Americans identified nurses as the most trustworthy professionals for the 11th straight year in Gallup's annual "Honesty and Ethics" survey.
For the survey, which has been conducted since 1976, Gallup interviewed 1,015 U.S. adults by telephone to assess the trustworthiness of 22 professions.
Overall, honesty ratings for medical professions in 2012 are at the highest levels in Gallup's history, with medical professionals taking six of the top 10 slots in the survey:
1. Nurses (which 85% of respondents said had "very high" or "high" honesty and ethical standards);
2. Pharmacists (which 75% said had "very high" or "high" standards);
3. Medical doctors (which 70% said had "very high" or "high" standards);
5. Dentists (which 62% said had "very high" or "high" standards);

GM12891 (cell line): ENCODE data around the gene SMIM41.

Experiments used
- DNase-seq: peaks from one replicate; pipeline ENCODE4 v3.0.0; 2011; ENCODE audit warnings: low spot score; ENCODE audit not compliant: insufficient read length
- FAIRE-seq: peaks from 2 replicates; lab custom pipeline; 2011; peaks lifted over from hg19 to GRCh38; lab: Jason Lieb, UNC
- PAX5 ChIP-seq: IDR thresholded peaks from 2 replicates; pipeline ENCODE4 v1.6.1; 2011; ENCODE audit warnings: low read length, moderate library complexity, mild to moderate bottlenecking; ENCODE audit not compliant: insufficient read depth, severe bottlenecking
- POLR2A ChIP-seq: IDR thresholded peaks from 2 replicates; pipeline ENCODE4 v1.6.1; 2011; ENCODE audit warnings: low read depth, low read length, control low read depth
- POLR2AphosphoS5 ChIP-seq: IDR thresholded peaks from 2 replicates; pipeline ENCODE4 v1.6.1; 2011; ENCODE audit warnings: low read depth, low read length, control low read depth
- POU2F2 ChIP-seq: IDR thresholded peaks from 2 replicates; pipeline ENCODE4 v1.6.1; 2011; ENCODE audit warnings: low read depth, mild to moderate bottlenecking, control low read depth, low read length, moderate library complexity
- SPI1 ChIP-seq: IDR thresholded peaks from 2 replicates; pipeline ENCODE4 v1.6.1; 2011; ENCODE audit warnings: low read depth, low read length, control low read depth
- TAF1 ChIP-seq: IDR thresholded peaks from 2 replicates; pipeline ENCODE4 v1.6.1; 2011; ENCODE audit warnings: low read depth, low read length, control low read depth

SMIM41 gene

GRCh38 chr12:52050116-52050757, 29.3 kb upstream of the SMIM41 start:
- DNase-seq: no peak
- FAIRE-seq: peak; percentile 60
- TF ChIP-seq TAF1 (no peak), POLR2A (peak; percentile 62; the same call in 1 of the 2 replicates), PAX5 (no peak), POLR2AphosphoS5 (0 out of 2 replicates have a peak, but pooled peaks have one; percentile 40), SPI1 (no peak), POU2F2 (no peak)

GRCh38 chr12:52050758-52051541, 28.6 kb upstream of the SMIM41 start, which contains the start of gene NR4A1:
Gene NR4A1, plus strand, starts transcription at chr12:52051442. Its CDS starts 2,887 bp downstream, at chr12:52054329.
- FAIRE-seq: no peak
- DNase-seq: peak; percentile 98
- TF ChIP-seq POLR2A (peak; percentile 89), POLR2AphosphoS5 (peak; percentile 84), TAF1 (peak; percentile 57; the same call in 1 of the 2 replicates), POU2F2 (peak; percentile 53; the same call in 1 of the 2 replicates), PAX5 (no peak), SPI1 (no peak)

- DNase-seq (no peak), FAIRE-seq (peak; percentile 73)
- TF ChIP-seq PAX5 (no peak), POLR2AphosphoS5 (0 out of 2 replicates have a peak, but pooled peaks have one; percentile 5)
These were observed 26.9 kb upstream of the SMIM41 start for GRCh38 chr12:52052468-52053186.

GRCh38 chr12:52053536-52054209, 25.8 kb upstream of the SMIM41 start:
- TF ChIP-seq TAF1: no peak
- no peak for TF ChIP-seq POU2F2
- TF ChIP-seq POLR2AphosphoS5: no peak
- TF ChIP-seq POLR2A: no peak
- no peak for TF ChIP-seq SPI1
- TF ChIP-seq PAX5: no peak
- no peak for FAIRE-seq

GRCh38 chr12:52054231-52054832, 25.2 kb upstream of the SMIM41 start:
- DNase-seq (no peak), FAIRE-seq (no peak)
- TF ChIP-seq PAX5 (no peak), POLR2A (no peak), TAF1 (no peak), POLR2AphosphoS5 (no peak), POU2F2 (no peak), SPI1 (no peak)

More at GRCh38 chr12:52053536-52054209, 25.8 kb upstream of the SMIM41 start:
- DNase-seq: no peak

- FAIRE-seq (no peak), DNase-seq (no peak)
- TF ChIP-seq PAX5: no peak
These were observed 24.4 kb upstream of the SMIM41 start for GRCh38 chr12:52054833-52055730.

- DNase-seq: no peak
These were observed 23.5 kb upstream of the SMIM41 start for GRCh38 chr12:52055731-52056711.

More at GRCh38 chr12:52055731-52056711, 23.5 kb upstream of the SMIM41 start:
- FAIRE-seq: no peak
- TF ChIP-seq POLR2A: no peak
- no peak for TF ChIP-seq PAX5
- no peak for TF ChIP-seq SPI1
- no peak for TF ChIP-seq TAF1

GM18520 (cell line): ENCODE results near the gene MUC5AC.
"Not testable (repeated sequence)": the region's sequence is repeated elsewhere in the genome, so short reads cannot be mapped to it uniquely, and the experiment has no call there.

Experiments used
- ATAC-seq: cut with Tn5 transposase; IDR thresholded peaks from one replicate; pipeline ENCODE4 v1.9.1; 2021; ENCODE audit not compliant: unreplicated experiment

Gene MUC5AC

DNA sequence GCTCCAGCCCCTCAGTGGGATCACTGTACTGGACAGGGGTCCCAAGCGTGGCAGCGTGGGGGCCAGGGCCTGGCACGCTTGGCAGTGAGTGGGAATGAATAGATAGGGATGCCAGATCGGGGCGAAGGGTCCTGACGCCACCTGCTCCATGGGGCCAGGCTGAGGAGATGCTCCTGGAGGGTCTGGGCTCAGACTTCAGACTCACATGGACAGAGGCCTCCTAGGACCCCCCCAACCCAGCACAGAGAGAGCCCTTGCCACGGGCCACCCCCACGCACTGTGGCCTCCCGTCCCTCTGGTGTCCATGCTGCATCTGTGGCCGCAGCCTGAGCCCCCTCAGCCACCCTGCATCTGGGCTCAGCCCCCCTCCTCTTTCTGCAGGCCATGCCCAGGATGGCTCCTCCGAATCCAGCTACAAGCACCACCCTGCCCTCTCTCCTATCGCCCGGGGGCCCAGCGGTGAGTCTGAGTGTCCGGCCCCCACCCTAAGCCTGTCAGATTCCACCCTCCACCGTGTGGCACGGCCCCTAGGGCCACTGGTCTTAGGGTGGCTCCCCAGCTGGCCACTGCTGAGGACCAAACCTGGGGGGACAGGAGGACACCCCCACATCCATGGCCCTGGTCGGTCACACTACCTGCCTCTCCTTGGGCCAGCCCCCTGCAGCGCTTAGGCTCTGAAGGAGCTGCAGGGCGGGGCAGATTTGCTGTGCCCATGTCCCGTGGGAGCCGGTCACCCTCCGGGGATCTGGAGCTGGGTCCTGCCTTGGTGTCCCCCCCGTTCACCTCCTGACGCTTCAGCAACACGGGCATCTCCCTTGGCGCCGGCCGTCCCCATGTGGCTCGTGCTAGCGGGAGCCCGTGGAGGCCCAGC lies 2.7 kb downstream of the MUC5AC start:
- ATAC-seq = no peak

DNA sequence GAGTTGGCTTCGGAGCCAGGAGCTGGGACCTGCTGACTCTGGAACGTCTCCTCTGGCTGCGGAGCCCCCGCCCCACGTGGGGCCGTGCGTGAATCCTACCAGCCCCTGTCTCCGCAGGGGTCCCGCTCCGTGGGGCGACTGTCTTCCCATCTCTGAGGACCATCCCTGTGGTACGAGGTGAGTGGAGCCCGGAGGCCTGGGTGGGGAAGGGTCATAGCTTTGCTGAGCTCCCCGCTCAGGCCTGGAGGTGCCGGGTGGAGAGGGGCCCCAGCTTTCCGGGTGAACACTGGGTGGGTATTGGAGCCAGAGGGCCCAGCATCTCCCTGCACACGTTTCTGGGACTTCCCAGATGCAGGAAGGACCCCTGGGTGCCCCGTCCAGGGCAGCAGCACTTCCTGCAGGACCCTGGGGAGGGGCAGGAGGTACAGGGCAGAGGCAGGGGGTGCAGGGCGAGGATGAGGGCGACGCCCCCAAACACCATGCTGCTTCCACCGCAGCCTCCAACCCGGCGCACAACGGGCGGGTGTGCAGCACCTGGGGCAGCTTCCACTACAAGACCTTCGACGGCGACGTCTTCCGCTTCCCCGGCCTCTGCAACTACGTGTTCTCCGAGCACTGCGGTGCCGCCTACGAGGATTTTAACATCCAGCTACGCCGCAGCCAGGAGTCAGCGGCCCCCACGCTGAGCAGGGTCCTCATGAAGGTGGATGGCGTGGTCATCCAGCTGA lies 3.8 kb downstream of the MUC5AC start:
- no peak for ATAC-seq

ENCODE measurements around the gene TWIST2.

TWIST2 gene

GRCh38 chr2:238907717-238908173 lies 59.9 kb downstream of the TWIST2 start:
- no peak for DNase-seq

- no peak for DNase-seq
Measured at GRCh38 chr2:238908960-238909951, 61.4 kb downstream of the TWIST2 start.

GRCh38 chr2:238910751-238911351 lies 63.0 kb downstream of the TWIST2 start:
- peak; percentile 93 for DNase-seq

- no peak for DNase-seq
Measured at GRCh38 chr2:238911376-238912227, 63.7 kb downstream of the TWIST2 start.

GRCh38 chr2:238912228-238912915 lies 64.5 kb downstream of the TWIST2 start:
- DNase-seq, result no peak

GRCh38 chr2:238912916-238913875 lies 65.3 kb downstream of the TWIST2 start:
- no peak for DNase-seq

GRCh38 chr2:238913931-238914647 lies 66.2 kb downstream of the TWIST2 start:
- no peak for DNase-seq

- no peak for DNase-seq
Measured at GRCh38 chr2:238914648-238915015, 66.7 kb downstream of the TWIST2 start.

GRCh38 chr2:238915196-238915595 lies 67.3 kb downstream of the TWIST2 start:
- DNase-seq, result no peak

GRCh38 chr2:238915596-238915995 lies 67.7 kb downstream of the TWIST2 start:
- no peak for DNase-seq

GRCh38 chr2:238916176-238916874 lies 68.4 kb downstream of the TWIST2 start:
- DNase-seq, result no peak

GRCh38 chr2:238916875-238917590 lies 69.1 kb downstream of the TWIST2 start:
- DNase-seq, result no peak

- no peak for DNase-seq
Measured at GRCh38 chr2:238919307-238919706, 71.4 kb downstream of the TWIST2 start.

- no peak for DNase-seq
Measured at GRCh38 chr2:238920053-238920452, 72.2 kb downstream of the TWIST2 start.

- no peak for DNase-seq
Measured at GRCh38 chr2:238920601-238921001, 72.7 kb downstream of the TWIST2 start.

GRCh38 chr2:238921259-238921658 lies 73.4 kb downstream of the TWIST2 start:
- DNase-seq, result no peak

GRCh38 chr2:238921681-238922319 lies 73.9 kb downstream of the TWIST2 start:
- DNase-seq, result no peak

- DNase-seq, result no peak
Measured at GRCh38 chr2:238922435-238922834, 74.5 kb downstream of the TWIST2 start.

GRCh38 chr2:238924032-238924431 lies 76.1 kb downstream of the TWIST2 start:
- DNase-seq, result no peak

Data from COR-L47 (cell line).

9. Psychiatrists (which 41% said had "very high" or "high" standards); and
10. Chiropractors (which 38% said had "very high" or "high" standards).
From 2011 to 2012, nurses raised their trustworthiness score by one percentage point, pharmacists raised their score by two percentage points, and physicians maintained their score.
Meanwhile, survey respondents ranked car salespersons and members of Congress as the least trustworthy professionals.
According to statement from American Nurses Association (ANA) President Karen Daley, "This poll consistently shows that people connect with nurses and trust them to do the right thing. Policymakers should do the same as they debate crucial budget decisions that will affect health care quality and access for millions of Americans" (Newport, Gallup News, 12/3 ; ANA release, 12/4, Nurse.com, 12/5).
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